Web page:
To investigate these questions we can use different neuro-scientific methods such as electroencephalography, functional and structural magnetic resonance imaging.

Electroencephalography (EEG) tells us, with the millisecond precision when the brain responds to a certain stimulus. For example, we can present readers with the letters and speech sounds that match or mismatch (Figure 4, middle row) and we can investigate how is the brain responding in these two conditions and if the brains of dyslexic children produce different responses. In another task, we can measure  their responses while they read words or meaningless letter-like false font strings (Figure 4, bottom row). We can then analyze, for example, amplitudes and latencies of the brain responses. We can also analyze how is signal measured at the back of the head related to the signal measured at the front of the head to see if these signals come from the brain areas that cooperate or not. And many more possibilities for an analysis of the EEG data are available…

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Figure 4. Examples of an EEG measurement during letter-speech sound integration and word reading task.

We can use functional magnetic resonance imaging (fMRI) to see where in the brain are the areas that get more/less activated during letter-speech sound integration or word reading (example in Figure 2 is based on multiple studies with various tasks). With this method we can see that children and adult readers activate the same brain network during reading, but regions that are involved in letter-speech sound integration are activated more in children, while regions involved in fast recognition of words as units are activated more in adults.

We can also look at the white matter of the brain using magnetic resonance imaging, by employing different imaging technique, diffusion weighted imaging (Figure 5). White matter contains the highways of the brain, large bundles of the neuronal axons through which the signals travel between different brain areas. The integrity of the white matter can develop differently over time in dyslexic and typical readers. On the other hand, reading can influence white matter development, i.e. the more the certain neuronal bundles are used, the more structured they become.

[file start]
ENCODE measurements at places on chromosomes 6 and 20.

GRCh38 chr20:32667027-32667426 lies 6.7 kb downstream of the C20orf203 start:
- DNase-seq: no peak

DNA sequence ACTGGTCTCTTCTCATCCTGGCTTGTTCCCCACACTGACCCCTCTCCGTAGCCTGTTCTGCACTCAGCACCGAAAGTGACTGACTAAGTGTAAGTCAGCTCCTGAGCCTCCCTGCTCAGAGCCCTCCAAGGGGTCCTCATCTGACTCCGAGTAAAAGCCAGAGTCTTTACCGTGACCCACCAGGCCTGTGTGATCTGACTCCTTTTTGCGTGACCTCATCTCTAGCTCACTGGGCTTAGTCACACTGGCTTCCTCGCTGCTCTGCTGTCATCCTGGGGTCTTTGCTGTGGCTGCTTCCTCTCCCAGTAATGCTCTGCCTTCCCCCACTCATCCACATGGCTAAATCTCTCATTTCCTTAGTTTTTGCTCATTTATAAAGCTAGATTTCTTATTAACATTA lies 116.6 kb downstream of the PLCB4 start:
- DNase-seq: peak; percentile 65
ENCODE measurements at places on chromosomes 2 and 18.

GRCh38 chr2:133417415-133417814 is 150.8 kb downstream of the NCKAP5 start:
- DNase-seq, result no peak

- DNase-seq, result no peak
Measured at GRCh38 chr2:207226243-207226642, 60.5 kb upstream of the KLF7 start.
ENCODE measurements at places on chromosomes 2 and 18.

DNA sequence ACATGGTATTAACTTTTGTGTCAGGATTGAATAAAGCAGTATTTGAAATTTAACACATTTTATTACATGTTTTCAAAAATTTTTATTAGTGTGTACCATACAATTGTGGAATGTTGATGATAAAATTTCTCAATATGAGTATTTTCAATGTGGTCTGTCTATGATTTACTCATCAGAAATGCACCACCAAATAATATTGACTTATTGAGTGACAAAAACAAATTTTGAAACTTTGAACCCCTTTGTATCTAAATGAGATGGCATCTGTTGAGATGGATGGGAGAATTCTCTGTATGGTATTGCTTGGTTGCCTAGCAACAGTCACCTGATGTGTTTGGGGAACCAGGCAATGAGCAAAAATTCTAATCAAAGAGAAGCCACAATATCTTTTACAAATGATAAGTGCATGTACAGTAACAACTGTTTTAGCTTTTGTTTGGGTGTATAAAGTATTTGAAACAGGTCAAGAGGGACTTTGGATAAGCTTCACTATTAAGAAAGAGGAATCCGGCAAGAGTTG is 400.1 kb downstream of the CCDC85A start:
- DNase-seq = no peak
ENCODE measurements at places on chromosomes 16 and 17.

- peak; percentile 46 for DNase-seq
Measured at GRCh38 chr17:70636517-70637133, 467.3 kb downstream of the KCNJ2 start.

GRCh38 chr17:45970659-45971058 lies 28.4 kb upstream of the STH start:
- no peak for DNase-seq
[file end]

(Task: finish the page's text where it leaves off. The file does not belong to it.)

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Figure 5. Diffusion weighted image of the white matter of the human brain (Source: Wikipedia).

Thus neuroscience offers multiple methods to look at the typical and atypical reading development. These methods can be combined with reading trainings to examine the benefits of the training at both behavioral and neural level. The coupling of behavioral and neural changes with reading training is not only scientifically important as it informs us which brain areas serve which functions, but it is foremost important for the children with reading problem, as it may be a sign that the changes are long-lasting.

If this short introduction made you interested in the research of reading and dyslexia, you can check my ResearchGate page or webpage http://gorka.science/, made by my collaborator, Dr. Gorka Fraga González from University of Amsterdam, where you can find our scientific papers on these topics. You can visit our Maastricht University based research group page to find out more on different reading, speech and language related research.

Post written by Gojko Žarić, M-BIC, Maastricht University

With love for Research,